The most prominent leaders in the Shiite world have issued threatening statements against the Saudi monarchy, pledging that the House of Saud will pay a price for executing Sheikh Nimr al-Nimr, who was an influential cleric among the Saudi Shiite minority.
Nimr’s death sentence was confirmed in October 2014, after being charged with “foreign meddling,” among other charges. Al-Nimr and 46 others were put to death this weekend. Some were beheaded, while others were killed by a firing squad. The individuals put to death were charged with a variety of crimes. Some were said to be members of radical jihadi groups such as Al Qaeda, while others, like Al-Nimr, were charged with fomenting a revolution.
Iran’s Ayatollah Khamenei threatened “divine revenge” in retaliation for the Saudis’ decision to execute al-Nimr, who had been a vocal advocate against the ruling dynasty. “The unjustly spilt blood of this martyr will have quick consequences,” he predicted, according to the state-run Kayhan news site.
“Allah will not forgive. This scholar neither encouraged people into armed action nor secretly conspired for plots but the only thing he did was utter public criticism rising from his religious zeal,” Khamenei added.
Ayatollah Sistani, an influential Iranian-born Iraqi cleric, also harshly condemned the killing of Al-Nimr. “The spilling of their pure blood — including of the late cleric Sheikh Nimr al-Nimr, may his soul rest in peace — is an injustice and an aggression,” he said, according to Iran’s state-media. Sistani is closely connected to the regime in Tehran, and has been called the “most influential” person in Iraq.
In Lebanon, Hezbollah chief Hassan Nasrallah, who is subservient to the Iranian regime, said the Saudis are looking into “the abyss.”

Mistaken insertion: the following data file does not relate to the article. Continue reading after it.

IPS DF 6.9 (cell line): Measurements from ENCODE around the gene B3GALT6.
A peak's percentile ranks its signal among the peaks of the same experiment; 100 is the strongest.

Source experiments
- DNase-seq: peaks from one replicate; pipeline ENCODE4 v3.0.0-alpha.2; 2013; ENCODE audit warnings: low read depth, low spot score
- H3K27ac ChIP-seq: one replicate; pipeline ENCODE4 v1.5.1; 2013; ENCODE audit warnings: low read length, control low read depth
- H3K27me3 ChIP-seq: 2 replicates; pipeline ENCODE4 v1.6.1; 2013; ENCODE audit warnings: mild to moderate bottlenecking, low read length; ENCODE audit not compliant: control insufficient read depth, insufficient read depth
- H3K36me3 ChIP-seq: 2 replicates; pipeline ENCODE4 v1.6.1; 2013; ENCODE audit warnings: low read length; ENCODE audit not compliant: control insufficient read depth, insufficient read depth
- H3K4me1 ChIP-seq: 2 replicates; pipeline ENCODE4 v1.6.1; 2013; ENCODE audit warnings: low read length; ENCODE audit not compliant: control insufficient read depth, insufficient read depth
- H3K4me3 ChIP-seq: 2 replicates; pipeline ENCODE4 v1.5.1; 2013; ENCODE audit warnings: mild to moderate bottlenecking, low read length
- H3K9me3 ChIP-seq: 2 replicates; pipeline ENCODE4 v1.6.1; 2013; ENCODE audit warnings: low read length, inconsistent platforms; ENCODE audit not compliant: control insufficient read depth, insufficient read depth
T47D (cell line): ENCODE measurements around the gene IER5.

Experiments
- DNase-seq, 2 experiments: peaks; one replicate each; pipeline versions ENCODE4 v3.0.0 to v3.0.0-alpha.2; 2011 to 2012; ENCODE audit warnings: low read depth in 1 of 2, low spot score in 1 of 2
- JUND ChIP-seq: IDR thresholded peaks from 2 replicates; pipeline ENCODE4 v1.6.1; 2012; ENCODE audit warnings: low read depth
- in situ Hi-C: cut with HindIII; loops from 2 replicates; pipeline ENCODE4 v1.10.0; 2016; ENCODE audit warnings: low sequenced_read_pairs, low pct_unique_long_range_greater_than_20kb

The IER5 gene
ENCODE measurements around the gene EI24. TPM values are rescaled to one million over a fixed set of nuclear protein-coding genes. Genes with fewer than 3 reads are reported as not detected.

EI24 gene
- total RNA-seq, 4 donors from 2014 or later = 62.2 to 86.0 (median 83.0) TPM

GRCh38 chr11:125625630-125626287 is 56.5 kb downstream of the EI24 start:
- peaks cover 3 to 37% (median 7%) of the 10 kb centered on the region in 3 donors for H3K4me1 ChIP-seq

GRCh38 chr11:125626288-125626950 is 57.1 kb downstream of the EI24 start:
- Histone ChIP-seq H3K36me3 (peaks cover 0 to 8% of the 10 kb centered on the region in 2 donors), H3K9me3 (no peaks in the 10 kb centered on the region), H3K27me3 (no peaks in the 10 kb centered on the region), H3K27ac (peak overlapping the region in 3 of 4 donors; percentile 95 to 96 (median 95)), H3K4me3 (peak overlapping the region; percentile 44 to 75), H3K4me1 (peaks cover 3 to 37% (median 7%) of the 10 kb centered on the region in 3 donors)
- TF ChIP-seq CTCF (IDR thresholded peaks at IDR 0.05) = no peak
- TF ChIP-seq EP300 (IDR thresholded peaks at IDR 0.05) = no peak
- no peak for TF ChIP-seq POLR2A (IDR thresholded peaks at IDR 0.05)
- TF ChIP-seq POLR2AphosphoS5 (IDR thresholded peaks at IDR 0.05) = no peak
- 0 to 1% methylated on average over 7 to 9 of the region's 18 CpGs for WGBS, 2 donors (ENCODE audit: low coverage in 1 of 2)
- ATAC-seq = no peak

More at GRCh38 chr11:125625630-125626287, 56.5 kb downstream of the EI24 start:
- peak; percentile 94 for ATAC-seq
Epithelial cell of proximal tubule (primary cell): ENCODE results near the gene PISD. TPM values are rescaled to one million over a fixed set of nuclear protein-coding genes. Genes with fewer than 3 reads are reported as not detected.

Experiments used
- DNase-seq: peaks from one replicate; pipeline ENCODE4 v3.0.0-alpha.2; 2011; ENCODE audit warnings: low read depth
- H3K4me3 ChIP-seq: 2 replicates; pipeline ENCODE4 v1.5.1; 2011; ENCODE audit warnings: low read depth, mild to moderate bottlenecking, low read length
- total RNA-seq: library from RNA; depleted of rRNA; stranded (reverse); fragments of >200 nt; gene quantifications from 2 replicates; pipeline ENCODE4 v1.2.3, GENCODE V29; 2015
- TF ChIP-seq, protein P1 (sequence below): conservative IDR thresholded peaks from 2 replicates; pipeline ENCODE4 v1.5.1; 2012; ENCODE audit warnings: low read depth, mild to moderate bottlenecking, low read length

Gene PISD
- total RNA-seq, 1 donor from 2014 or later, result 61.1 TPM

“When a regime loses its mind, that means it has reached the abyss,” the leader of the terror group said. “The signs of the end of this corrupt criminal unjust Takfiri terrorist regime have begun to emerge. The killing of our brothers, the spilling of our blood will not go just like that and they must be afraid, they must hide.”
Earlier on Sunday, Saudi Arabia announced that it had completely severed diplomatic ties with the Islamic Republic of Iran, citing the regime allowing the targeting of its embassy in Tehran.
On Saturday, Iranian rioters firebombed and ransacked the Saudi embassy in reaction to the killing of al-Nimr, taking down its flag. Citing this development, Saudi Foreign Minister Adel al-Jubeir announced Sunday that all Iranian diplomats have 48 hours to leave the country.
The U.S. State Department has called for “diplomatic engagement” in the midst of the Sunni-Shiite spat.
“We believe that diplomatic engagement and direct conversations remain essential in working through differences and we will continue to urge leaders across the region to take affirmative steps to calm tensions,” said State Department spokesman John Kirby.